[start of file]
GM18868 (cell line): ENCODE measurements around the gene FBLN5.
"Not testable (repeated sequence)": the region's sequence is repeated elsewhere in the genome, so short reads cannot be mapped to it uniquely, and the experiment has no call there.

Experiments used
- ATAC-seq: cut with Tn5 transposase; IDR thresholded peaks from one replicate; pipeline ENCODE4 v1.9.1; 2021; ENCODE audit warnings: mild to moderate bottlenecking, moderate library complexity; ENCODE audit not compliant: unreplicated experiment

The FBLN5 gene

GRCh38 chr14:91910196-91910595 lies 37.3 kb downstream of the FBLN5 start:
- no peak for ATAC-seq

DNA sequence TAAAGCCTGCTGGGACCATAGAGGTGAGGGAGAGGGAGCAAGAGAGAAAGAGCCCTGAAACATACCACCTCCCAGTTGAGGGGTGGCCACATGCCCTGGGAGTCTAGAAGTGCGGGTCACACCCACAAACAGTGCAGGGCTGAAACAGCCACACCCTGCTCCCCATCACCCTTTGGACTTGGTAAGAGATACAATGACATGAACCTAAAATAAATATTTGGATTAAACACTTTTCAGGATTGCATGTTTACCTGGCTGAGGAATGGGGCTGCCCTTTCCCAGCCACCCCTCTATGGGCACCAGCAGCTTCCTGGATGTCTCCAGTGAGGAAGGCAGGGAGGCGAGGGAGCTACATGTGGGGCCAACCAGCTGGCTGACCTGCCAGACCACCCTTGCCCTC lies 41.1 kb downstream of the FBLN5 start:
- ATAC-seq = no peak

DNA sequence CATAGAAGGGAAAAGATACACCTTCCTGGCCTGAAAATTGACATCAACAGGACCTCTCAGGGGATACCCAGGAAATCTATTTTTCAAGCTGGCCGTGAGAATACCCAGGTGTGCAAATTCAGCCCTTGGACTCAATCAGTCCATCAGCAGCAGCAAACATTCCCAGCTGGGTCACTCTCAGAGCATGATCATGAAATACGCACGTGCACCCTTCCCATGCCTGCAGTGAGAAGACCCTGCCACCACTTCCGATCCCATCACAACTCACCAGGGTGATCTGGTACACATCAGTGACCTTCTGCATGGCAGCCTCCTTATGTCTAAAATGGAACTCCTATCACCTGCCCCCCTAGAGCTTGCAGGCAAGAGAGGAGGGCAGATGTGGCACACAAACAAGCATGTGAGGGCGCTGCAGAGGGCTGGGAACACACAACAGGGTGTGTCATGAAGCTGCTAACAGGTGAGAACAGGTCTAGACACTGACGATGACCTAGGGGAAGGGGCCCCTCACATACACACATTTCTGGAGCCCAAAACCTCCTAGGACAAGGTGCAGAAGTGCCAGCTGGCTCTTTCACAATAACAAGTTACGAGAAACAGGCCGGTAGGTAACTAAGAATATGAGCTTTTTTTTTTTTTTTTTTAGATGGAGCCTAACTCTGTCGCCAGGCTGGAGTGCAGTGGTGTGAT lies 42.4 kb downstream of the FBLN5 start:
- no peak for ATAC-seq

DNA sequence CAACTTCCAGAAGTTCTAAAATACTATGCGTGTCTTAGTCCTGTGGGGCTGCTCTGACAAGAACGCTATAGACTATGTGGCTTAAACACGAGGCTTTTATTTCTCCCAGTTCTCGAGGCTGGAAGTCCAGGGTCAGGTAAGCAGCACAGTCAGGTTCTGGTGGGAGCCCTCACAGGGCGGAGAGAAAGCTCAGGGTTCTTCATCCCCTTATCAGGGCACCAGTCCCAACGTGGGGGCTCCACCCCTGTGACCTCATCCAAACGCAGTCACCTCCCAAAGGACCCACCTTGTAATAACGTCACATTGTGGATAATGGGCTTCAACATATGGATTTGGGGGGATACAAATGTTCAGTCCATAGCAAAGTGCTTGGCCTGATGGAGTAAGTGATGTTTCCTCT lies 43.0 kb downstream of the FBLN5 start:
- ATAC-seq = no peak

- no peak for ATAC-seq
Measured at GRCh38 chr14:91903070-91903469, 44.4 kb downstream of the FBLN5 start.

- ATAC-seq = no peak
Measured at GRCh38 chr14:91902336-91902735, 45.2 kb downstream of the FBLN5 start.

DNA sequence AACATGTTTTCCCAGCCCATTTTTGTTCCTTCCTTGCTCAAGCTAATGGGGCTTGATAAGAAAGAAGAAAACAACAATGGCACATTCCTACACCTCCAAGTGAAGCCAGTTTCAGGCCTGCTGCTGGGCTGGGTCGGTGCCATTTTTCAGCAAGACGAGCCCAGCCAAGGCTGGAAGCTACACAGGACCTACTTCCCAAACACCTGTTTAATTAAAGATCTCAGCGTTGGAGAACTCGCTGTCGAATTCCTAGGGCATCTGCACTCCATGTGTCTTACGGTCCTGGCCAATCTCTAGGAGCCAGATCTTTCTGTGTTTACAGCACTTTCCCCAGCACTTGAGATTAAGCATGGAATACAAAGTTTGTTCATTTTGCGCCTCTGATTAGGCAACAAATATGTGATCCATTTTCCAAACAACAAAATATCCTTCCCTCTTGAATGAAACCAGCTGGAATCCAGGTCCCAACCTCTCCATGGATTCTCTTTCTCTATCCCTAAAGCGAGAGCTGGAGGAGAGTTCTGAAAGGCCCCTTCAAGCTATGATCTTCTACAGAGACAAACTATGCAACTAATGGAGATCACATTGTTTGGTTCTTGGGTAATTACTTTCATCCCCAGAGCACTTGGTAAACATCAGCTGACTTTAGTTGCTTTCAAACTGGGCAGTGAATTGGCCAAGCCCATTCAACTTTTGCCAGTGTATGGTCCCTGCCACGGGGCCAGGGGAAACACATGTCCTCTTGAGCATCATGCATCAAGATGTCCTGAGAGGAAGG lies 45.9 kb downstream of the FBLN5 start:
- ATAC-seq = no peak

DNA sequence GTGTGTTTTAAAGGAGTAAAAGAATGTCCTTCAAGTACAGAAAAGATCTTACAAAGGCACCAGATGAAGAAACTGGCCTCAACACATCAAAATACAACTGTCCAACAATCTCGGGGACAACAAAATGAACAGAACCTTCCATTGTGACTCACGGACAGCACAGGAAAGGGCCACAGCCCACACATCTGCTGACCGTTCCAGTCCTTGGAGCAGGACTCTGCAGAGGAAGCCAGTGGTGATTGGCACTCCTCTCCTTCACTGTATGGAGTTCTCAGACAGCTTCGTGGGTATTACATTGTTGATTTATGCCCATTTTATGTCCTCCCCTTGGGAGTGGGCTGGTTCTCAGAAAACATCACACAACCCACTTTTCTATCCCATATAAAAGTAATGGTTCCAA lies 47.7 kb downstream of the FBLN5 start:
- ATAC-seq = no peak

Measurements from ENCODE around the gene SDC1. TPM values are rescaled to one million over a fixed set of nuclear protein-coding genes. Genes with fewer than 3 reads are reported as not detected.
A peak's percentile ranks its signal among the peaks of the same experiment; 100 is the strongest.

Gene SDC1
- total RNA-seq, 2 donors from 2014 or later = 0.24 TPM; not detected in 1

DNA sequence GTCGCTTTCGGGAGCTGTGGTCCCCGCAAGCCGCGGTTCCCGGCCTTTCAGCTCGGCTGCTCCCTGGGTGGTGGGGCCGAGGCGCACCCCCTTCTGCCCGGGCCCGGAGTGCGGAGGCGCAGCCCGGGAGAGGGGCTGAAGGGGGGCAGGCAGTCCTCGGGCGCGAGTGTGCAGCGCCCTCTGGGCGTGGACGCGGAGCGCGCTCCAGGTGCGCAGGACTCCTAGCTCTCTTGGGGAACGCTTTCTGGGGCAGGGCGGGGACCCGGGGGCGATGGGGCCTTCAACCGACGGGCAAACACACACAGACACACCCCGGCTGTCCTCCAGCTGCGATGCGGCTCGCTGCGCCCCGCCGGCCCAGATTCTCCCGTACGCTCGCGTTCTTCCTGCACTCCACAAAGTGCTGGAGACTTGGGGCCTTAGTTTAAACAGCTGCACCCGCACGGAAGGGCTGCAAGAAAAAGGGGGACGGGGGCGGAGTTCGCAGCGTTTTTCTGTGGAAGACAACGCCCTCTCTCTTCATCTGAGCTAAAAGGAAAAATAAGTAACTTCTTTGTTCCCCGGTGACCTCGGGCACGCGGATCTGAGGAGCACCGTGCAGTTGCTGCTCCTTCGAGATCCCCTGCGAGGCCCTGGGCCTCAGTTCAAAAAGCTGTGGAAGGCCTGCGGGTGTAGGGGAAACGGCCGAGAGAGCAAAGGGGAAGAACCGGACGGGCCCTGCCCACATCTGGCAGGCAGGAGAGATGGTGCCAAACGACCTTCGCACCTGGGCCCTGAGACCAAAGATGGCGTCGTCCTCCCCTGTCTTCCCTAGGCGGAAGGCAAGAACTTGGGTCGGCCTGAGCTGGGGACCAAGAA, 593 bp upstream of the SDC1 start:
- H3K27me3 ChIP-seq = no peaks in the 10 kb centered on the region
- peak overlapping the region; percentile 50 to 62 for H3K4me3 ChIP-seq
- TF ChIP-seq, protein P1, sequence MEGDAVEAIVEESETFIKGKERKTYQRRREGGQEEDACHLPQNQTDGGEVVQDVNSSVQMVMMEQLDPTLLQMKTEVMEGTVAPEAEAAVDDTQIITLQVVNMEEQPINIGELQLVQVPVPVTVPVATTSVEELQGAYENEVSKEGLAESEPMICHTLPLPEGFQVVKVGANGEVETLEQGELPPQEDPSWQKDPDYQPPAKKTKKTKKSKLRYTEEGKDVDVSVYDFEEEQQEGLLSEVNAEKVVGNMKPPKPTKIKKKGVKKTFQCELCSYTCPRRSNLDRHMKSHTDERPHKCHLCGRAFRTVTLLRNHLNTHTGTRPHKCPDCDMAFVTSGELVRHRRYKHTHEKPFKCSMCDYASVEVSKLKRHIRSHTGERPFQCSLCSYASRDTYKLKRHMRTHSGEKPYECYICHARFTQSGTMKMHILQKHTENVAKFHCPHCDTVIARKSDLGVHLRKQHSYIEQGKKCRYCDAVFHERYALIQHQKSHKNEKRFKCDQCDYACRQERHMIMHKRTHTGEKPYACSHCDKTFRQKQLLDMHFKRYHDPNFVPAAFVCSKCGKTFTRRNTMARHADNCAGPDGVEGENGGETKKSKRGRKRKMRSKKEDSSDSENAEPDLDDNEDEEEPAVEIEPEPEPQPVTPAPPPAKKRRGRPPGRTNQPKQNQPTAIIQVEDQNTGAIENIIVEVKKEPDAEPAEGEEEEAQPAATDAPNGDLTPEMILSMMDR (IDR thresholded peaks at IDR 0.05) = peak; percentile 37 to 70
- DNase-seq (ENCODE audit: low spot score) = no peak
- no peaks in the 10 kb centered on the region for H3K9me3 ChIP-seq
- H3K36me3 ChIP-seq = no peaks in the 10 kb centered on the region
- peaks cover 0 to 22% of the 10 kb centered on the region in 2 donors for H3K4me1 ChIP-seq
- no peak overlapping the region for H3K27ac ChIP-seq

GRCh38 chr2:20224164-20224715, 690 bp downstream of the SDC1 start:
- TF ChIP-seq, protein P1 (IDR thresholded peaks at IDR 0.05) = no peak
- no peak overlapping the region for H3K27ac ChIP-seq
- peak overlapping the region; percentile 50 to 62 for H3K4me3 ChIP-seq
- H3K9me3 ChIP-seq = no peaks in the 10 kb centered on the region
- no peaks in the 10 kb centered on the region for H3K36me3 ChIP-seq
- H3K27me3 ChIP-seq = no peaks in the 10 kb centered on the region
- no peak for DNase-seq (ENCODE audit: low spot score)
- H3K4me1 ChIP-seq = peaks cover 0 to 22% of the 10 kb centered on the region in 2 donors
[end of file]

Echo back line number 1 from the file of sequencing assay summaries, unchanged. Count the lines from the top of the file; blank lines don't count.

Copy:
GM18868 (cell line): ENCODE measurements around the gene FBLN5.